US Campaign 2016: a slug fest like no other

March 15, 2016 6:19 am
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Protesters gather across the street before a Trump rally at the International Exposition Center March 12, 2016 in Cleveland, Ohio/AFP
Protesters gather across the street before a Trump rally at the International Exposition Center March 12, 2016 in Cleveland, Ohio/AFP

, WASHINGTON, United States, Mar 15 – In America, these are days of rage, fueled by a cocktail of gripes making for a White House race that’s been wild and raunchy.

Fist fights between opposing sides are now breaking out at rallies, where people give each other the finger. Candidates openly call each other liars, among other insults. Accusations of racism and bigotry have tainted the campaign trail.

One hopeful – brash Republican frontrunner Donald Trump, of course – has even boasted in veiled fashion about the size of his genitalia.

Overview
  • Fist fights between opposing sides are now breaking out at rallies, where people give each other the finger. Candidates openly call each other liars, among other insults. Accusations of racism and bigotry have tainted the campaign trail.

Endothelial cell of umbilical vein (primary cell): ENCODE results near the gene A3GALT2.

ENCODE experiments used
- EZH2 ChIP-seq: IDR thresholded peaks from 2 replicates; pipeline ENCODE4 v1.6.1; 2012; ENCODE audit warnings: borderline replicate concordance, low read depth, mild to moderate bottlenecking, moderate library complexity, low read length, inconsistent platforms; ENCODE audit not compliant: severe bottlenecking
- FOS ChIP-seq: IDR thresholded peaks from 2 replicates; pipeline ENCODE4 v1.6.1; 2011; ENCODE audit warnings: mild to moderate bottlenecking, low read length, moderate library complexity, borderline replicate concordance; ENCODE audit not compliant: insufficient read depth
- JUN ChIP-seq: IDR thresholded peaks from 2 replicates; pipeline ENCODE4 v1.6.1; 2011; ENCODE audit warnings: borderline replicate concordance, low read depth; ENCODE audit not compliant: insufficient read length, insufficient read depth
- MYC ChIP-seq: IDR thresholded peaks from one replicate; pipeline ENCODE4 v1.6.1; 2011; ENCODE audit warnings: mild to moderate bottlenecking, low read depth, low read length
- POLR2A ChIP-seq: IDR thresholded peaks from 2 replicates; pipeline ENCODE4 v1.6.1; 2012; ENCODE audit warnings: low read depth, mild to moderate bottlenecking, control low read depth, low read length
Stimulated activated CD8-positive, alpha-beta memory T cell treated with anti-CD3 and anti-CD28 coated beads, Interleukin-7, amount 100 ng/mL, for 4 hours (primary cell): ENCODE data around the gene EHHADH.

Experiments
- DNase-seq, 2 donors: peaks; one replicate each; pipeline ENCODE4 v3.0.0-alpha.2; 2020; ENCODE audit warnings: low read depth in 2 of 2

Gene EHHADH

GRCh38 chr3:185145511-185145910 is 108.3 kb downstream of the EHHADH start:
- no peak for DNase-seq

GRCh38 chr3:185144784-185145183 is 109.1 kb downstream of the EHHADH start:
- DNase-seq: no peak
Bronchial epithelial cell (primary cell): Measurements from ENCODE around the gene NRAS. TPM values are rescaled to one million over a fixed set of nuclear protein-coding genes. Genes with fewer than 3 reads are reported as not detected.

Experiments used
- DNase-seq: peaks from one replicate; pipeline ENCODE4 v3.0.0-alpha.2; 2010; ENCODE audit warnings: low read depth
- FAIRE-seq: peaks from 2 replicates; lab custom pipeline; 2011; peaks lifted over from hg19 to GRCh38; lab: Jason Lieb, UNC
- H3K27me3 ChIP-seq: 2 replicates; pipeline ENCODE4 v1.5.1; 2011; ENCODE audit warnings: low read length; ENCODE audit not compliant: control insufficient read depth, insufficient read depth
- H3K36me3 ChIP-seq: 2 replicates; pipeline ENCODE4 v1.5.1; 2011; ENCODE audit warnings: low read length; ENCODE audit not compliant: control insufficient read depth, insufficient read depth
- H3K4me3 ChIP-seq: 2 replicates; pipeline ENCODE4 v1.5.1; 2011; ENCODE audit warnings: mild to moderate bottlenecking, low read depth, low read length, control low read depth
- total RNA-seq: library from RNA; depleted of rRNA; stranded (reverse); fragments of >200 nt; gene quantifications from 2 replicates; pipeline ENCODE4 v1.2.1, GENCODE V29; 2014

• One hopeful - brash Republican frontrunner Donald Trump, of course - has even boasted in veiled fashion about the size of his genitalia.

“This would all be fun if it weren’t so serious,” said Patrick Haney, a professor of political science at Miami University of Ohio.

Thanks in part to the gnawing sensation that the so-called “American dream” – the idea that if you work hard, you will get ahead – is dead or comatose, it is the year of the outsider: the candidate claiming to be utterly free of the dysfunction of Washington-style, nothing-gets-done politics.

“There is a sort of fundamental level of irritability in the American electorate right now. Some of it is probably economic and some of it is social and cultural,” said Haney.

Paul Beck, a political scientist at Ohio State University, said the national funk cuts across party lines and to some extent stems from dissatisfaction with the status quo.

READ: Defiant Trump stares down protesters after rally violence

“The other thing is much more deeply seated and that really goes back decades, to the declining status of the middle class,” Beck told AFP.

Expressed in numbers, it looks like this: in 1970, 62 percent of aggregate US income went to middle-income households. But in 2014, that figure was down to 43 percent, according to the Pew Research Center.

This means the other ends of the income spectrum – the poor and the rich – are getting bigger.

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